Abram Lyle (1820–1891) was responsible for producing and selling an awful lot of golden syrup.
Abram was born in Greenock, a Scottish port near Glasgow, which was heavily dependent on the sugar trade. He attended a good local school until he was apprenticed to a lawyer at the age of 12. Later Abram joined his father’s cooperage firm. In addition to barrel making Abram developed a shipping business with his friend, John Kerr, which grew to be one of the largest in Greenock and made both men rich. Abram and John expanded into sugar refining in the mid 1860s. It was probably at the Glebe Sugar Refinery that a syrup by-product of the refining process, originally known as “Goldie” was first made and sold to staff and locals.
In 1881, Abram bought land in Plaistow, East London and began building a sugar refinery. His sons managed this refinery on the banks of the Thames while Abram remained in Scotland. In 1883, as the Plaistow refinery was getting established, Lyle’s and Sons suffered large losses due to a dramatic fall in the price of raw sugar. The value of the sugar they were importing collapsed while en-route to Britain. The Lyles’ businesses looked shaky. Abram sold the cooperage business, his only steam ship and persuaded the bank to extend their credit.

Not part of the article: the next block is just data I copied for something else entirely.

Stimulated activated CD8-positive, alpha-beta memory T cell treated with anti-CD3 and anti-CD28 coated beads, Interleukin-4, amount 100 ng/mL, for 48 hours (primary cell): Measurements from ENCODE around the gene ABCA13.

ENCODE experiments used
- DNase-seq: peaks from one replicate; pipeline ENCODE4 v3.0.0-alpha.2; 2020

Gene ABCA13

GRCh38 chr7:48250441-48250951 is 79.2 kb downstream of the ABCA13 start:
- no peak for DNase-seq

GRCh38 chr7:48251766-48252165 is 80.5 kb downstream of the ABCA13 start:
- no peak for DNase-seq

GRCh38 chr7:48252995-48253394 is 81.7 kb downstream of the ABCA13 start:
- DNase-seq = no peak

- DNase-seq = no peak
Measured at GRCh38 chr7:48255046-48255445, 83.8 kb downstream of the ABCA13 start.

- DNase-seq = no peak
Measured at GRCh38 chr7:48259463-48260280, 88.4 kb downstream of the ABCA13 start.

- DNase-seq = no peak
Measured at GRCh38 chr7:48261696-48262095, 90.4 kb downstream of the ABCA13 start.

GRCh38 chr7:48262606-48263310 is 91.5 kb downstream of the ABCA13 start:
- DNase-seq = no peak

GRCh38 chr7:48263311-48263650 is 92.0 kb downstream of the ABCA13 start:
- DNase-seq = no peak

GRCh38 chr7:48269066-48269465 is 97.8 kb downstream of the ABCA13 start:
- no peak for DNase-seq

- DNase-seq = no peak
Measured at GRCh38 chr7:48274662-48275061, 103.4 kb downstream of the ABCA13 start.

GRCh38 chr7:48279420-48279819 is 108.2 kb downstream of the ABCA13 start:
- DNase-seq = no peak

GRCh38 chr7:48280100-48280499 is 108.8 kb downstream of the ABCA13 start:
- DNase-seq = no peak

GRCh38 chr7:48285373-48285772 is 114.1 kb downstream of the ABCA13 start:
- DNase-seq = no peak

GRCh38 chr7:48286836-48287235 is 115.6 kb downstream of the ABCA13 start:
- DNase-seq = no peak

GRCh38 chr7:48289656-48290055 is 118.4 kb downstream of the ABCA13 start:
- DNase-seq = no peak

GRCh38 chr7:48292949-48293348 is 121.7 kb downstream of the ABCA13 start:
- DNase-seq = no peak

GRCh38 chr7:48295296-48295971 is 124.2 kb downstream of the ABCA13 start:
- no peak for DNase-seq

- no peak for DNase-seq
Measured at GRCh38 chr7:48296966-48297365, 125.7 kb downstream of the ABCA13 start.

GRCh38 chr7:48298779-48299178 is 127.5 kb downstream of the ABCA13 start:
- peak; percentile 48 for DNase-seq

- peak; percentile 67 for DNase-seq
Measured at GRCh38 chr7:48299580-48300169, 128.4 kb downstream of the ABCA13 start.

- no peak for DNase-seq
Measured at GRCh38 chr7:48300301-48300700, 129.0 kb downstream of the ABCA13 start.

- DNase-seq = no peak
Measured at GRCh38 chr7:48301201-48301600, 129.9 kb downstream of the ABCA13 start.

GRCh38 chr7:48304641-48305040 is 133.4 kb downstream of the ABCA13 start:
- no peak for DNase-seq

Golden syrup was their salvation. Abram insisted that the refinery pushed ahead with production and Golden Syrup was profitable. Part of the Plaistow refinery was devoted to making this partially inverted sugar syrup. The Plaistow refinery became part of Tate & Lyle in 1921 and continued to produce Golden Syrup. In 2010 it was sold to American Sugar Refining.
For more about the worker’s lives at Plaistow in the 20th century see the recently published book The Sugar Girls.